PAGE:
Leading the way. Excellence in research
The Cancer, Palliative and End of Life Care (CPELC) Research Group is based in Health Sciences at the University of Southampton, which was ranked second in the UK for excellence in nursing research in the 2008 Research Assessment Exercise.
As a research group we are focussed on enhancing the lives of people affected by cancer, other life-limiting conditions, and those requiring end of life care.
Our research has made a major contribution to the way that end of life care is delivered in the UK and has influenced end of life care throughout the world. We play a key role in driving Cancer Survivorship research and policy agenda through our involvement in the National Cancer Survivorship Initiative and developing Patient Reported Outcomes Measures (PROMs). In addition, we have been instrumental in driving up early detection rates for cancer, raising awareness about organ donation and improving support for carers and the bereaved.
We are an important provider of post graduate specialist training through our Masters, DClinP and PhD programmes with a dedicated MSc in Clinical Leadership in cancer, palliative and end of life care. Our research directly informs our education programmes and all our students play an active role in the research group.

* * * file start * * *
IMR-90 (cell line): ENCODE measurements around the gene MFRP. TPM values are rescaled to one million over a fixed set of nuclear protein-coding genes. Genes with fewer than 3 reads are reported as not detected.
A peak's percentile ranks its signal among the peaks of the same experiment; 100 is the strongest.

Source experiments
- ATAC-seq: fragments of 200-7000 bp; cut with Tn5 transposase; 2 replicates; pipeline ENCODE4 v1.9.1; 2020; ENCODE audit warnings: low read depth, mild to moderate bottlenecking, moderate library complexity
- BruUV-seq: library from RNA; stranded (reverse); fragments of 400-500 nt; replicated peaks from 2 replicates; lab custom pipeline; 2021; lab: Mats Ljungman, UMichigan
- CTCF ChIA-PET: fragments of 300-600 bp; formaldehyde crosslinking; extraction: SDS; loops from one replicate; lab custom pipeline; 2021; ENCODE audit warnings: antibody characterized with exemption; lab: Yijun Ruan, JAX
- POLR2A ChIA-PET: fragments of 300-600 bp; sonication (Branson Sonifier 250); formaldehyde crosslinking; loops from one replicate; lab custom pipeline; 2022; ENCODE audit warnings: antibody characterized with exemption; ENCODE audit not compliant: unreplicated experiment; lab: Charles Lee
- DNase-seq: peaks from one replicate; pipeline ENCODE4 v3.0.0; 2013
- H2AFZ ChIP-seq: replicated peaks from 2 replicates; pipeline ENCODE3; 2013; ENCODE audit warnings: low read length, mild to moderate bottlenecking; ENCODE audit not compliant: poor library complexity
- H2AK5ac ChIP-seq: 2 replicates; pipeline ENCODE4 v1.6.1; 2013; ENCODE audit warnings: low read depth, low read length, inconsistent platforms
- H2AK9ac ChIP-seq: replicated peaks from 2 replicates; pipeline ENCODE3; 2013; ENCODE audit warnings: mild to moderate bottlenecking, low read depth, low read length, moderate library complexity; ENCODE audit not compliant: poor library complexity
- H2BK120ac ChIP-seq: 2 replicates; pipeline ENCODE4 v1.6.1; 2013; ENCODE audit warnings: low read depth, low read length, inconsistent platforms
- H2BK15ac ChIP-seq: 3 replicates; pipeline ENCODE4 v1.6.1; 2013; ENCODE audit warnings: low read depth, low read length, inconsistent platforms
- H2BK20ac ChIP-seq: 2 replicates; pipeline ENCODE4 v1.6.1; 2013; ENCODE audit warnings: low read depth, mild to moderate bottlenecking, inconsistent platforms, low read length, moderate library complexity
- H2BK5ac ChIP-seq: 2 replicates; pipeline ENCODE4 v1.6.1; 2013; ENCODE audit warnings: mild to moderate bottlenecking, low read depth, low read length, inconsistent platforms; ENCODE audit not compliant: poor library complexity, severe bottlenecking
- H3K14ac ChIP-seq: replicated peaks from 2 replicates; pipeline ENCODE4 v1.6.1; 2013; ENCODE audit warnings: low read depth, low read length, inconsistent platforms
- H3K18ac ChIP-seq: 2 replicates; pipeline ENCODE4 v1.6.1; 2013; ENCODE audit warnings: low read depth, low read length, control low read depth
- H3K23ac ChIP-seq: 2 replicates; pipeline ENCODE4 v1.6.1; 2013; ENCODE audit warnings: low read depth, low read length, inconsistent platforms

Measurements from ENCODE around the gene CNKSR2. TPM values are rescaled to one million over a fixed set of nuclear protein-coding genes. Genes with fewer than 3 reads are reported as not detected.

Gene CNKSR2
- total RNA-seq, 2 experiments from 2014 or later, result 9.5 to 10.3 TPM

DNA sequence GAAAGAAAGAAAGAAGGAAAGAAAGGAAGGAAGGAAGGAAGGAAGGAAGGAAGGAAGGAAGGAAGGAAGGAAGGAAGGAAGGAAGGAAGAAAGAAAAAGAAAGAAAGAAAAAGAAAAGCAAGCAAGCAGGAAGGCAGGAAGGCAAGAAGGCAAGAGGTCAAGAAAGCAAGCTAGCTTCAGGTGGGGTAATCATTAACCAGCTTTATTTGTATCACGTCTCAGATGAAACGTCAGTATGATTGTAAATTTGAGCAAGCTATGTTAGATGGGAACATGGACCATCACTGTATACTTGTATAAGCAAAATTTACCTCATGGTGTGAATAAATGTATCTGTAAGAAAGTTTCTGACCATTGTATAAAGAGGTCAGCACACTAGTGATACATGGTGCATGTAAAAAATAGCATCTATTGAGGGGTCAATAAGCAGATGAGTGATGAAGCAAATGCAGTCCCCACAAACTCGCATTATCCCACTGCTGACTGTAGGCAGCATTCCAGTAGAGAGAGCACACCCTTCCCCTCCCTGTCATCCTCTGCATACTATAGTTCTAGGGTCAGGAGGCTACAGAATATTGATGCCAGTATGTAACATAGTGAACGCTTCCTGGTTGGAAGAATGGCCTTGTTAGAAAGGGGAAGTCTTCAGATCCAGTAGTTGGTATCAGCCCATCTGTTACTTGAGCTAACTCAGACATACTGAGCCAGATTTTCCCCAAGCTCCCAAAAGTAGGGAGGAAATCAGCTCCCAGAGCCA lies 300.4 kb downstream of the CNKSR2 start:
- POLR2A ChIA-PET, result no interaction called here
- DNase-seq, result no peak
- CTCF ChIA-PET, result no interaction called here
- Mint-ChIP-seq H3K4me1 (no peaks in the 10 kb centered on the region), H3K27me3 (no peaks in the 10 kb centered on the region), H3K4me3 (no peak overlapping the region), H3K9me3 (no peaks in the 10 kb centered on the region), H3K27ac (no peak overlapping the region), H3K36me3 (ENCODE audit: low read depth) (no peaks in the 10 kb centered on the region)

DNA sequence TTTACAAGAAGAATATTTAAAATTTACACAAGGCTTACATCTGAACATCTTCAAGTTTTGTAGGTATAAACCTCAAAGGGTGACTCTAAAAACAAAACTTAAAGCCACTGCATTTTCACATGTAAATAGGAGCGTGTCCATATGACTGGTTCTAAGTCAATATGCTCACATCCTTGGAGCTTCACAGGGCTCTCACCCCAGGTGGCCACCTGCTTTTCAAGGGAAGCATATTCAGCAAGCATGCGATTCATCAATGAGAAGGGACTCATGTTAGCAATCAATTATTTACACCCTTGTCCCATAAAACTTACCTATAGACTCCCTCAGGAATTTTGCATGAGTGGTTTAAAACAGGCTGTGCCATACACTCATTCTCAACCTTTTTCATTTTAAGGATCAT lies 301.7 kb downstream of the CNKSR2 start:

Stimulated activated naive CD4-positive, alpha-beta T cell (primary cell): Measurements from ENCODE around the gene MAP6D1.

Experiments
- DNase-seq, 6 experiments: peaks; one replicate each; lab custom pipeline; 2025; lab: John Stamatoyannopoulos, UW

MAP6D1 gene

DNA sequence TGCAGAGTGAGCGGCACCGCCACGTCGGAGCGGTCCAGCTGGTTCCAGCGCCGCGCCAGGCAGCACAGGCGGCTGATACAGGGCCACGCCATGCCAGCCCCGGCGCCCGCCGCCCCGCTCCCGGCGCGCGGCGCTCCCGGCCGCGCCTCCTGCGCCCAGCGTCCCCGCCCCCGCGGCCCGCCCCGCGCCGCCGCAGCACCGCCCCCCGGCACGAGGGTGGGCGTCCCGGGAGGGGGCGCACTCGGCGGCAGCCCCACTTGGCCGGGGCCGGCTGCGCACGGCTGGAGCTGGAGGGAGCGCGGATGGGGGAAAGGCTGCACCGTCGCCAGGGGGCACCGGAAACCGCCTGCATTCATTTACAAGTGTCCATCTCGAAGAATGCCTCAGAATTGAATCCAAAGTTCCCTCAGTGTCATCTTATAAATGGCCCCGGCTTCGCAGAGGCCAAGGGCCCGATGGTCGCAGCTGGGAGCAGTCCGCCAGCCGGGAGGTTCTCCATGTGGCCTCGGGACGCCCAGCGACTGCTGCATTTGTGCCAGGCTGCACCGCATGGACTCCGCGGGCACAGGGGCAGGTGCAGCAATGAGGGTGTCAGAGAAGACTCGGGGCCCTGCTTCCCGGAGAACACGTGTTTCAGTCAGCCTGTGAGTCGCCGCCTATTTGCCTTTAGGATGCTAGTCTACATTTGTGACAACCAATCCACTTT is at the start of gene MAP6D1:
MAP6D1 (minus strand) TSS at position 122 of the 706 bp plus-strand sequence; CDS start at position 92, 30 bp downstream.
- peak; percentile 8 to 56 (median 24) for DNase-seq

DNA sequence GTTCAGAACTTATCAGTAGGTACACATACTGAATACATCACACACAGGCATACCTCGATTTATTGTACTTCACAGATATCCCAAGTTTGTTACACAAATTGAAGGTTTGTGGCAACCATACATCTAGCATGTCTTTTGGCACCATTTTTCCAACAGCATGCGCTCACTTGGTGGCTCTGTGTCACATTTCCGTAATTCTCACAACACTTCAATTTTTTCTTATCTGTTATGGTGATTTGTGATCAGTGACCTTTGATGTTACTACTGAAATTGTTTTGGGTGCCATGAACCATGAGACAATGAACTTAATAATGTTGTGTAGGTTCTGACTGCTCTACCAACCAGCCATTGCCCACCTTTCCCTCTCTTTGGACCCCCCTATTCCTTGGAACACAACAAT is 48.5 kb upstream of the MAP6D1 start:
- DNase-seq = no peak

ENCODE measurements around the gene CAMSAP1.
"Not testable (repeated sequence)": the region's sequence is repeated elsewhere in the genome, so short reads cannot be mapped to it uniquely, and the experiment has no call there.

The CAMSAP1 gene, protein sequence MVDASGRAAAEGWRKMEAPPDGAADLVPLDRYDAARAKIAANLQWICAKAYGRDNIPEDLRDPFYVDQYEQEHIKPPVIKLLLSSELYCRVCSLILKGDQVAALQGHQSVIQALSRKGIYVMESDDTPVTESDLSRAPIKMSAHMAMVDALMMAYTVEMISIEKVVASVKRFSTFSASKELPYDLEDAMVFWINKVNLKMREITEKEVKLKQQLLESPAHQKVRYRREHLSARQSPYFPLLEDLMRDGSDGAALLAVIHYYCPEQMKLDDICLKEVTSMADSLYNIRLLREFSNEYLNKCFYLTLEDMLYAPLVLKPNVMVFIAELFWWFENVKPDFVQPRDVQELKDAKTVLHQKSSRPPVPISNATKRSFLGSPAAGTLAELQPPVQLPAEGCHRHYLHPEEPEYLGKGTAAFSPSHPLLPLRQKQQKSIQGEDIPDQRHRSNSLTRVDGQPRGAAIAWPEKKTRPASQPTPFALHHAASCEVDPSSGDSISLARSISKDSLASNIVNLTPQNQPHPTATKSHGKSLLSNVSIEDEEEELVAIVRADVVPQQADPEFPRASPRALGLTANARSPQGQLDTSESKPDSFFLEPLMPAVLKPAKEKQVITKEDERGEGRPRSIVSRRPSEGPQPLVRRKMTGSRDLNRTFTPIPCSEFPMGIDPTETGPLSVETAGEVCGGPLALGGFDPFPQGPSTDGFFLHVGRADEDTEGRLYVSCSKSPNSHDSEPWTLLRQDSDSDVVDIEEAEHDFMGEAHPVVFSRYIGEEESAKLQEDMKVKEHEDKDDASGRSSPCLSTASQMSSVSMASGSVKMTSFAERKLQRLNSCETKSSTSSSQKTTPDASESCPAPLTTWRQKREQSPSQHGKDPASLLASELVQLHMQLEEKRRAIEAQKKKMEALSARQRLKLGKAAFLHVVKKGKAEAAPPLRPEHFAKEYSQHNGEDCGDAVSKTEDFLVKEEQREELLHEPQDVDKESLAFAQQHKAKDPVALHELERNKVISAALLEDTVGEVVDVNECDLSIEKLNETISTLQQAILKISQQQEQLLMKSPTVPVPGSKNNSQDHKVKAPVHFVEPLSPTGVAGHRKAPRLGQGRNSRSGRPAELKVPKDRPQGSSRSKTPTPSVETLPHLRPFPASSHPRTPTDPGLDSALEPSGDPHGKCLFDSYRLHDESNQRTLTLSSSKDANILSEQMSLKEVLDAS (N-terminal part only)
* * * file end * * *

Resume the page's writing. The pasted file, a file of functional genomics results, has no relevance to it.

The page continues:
A few examples of our key research:
The VOICES questionnaire, originally developed in the 1990s by Professor Julia Addington-Hall, measures the quality of end of life care from the perspective of bereaved relatives. In 2010, CPELC researchers redesigned VOICES and developed the methodology for the first Department of Health survey of end of life care.
The Macmillan Survivorship Research Group is funded by Macmillan Cancer Support to conduct research on issues for cancer survivors, focussing on understanding how health and well-being are restored following cancer treatment, and supporting self-management of cancer related problems.
This Fellowship supports Dr Gerard’s (Reader in Health Economics) research developing and using ‘discrete choice experiments’ to value quality of life, health care, particularly end of life care, including measurement and valuation of supportive care and exploring how to value informal caregiving at the end of life.
The study follows 500 women at five specific time points over a period of one year after treatment for breast cancer and covers the onset and pattern of joint aches, pains and stiffness, how these affect quality of life and daily activities, and with which cancer treatments they are associated.